McCormac Calls For Investigation Into Train Derailment

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PORT READING – Woodbridge Mayor John McCormac has requested a federal investigation into the circumstances surrounding the derailment of a Conrail freight train that forced approximately 100 Port Reading residents to evacuate their homes Sunday.

Shortly before 5 p.m. Sunday, eight Conrail freight cars jumped the track near Port Reading Avenue and overturned. Three of the cars had been carrying the flammable substance vinyl acetate, but they were empty at the time of the derailment, according to Walter Hanks, the township’s director of emergency management.

No injuries were reported, but Woodbridge police evacuated residents from about 40 homes on Renewal Way, Carteret Avenue and 1st and 2nd streets to Port Reading School No. 9 on Turner Street, according to township officials. Port Reading Avenue was also closed as a precaution. After about two and a half hours, residents were able to return to their homes once officials determined that there was no leakage of hazardous chemicals.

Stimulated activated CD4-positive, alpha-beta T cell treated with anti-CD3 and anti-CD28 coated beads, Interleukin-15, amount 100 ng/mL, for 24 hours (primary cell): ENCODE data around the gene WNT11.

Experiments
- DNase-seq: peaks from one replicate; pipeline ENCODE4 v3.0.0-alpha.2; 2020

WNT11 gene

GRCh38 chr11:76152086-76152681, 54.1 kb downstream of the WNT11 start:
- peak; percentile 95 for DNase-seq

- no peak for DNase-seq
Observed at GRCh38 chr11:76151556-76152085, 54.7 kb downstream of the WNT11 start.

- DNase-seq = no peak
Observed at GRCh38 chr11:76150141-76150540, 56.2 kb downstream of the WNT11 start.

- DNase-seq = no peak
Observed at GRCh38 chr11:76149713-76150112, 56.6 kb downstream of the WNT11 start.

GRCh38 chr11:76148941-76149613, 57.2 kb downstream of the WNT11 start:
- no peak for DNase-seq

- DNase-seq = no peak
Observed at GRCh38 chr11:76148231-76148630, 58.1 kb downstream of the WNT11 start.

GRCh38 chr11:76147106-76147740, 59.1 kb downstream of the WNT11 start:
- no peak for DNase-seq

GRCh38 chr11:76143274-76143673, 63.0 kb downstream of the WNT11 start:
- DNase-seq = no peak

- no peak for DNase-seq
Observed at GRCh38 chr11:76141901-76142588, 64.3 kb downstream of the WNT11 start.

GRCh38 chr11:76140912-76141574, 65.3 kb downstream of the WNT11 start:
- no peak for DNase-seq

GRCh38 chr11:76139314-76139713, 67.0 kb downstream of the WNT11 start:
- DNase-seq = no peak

McCormac criticized the freight company for failing to provide emergency responders with access to train manifest documents and Material Safety Data Sheets.

In a letter to the federal National Transportation Safety Board, McCormac wrote, “As a result of the outright refusal of Conrail authorities at the scene to provide the Material Safety Data Sheets and train manifest documents and/or information regarding the contents of the three derailed tank cars, emergency responders were greatly hampered in their deployment of appropriate emergency response equipment and, more importantly, public safety was jeopardized in the wake of the evacuation of more than 40 homes and hundreds of area residents.”

The mayor is demanding that Conrail and/or other responsible parties reimburse the township for the costs of responding to the derailment.

The train cars were righted and removed Monday morning. The cause of the derailment was still being investigated, according to Conrail officials.


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